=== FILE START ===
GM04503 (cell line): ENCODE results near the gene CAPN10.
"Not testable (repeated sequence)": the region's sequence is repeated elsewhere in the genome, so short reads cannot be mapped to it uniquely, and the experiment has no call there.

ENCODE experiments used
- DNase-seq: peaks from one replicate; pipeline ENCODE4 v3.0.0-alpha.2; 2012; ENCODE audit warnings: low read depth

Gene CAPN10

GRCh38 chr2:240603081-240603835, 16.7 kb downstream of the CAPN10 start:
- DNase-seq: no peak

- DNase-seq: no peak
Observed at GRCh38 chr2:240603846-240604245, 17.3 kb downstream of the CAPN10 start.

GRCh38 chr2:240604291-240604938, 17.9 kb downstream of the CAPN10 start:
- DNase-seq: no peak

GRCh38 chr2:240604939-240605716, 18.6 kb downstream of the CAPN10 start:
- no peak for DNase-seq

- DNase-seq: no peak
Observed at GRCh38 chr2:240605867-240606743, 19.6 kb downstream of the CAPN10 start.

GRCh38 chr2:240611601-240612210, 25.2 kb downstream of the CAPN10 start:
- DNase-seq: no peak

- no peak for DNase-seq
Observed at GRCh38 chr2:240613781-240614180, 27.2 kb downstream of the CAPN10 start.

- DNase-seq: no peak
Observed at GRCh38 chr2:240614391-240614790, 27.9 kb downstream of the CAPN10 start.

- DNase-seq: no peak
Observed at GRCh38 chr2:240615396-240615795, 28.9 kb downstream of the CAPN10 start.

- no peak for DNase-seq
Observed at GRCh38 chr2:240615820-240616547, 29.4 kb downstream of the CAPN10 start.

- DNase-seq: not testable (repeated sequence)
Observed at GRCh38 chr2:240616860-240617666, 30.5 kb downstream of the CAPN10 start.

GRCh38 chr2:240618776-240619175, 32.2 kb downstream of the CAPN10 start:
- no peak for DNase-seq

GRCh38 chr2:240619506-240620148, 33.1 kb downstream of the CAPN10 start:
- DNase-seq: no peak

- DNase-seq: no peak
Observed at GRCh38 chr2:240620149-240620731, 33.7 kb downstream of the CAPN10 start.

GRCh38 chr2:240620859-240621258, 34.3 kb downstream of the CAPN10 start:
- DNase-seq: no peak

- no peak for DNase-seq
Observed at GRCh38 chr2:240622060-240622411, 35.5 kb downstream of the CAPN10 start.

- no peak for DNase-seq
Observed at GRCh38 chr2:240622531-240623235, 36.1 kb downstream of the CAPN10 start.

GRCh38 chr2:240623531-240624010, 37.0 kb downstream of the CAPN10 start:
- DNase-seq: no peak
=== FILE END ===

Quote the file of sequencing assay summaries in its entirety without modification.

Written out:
GM04503 (cell line): ENCODE results near the gene CAPN10.
"Not testable (repeated sequence)": the region's sequence is repeated elsewhere in the genome, so short reads cannot be mapped to it uniquely, and the experiment has no call there.

ENCODE experiments used
- DNase-seq: peaks from one replicate; pipeline ENCODE4 v3.0.0-alpha.2; 2012; ENCODE audit warnings: low read depth

Gene CAPN10

GRCh38 chr2:240603081-240603835, 16.7 kb downstream of the CAPN10 start:
- DNase-seq: no peak

- DNase-seq: no peak
Observed at GRCh38 chr2:240603846-240604245, 17.3 kb downstream of the CAPN10 start.

GRCh38 chr2:240604291-240604938, 17.9 kb downstream of the CAPN10 start:
- DNase-seq: no peak

GRCh38 chr2:240604939-240605716, 18.6 kb downstream of the CAPN10 start:
- no peak for DNase-seq

- DNase-seq: no peak
Observed at GRCh38 chr2:240605867-240606743, 19.6 kb downstream of the CAPN10 start.

GRCh38 chr2:240611601-240612210, 25.2 kb downstream of the CAPN10 start:
- DNase-seq: no peak

- no peak for DNase-seq
Observed at GRCh38 chr2:240613781-240614180, 27.2 kb downstream of the CAPN10 start.

- DNase-seq: no peak
Observed at GRCh38 chr2:240614391-240614790, 27.9 kb downstream of the CAPN10 start.

- DNase-seq: no peak
Observed at GRCh38 chr2:240615396-240615795, 28.9 kb downstream of the CAPN10 start.

- no peak for DNase-seq
Observed at GRCh38 chr2:240615820-240616547, 29.4 kb downstream of the CAPN10 start.

- DNase-seq: not testable (repeated sequence)
Observed at GRCh38 chr2:240616860-240617666, 30.5 kb downstream of the CAPN10 start.

GRCh38 chr2:240618776-240619175, 32.2 kb downstream of the CAPN10 start:
- no peak for DNase-seq

GRCh38 chr2:240619506-240620148, 33.1 kb downstream of the CAPN10 start:
- DNase-seq: no peak

- DNase-seq: no peak
Observed at GRCh38 chr2:240620149-240620731, 33.7 kb downstream of the CAPN10 start.

GRCh38 chr2:240620859-240621258, 34.3 kb downstream of the CAPN10 start:
- DNase-seq: no peak

- no peak for DNase-seq
Observed at GRCh38 chr2:240622060-240622411, 35.5 kb downstream of the CAPN10 start.

- no peak for DNase-seq
Observed at GRCh38 chr2:240622531-240623235, 36.1 kb downstream of the CAPN10 start.

GRCh38 chr2:240623531-240624010, 37.0 kb downstream of the CAPN10 start:
- DNase-seq: no peak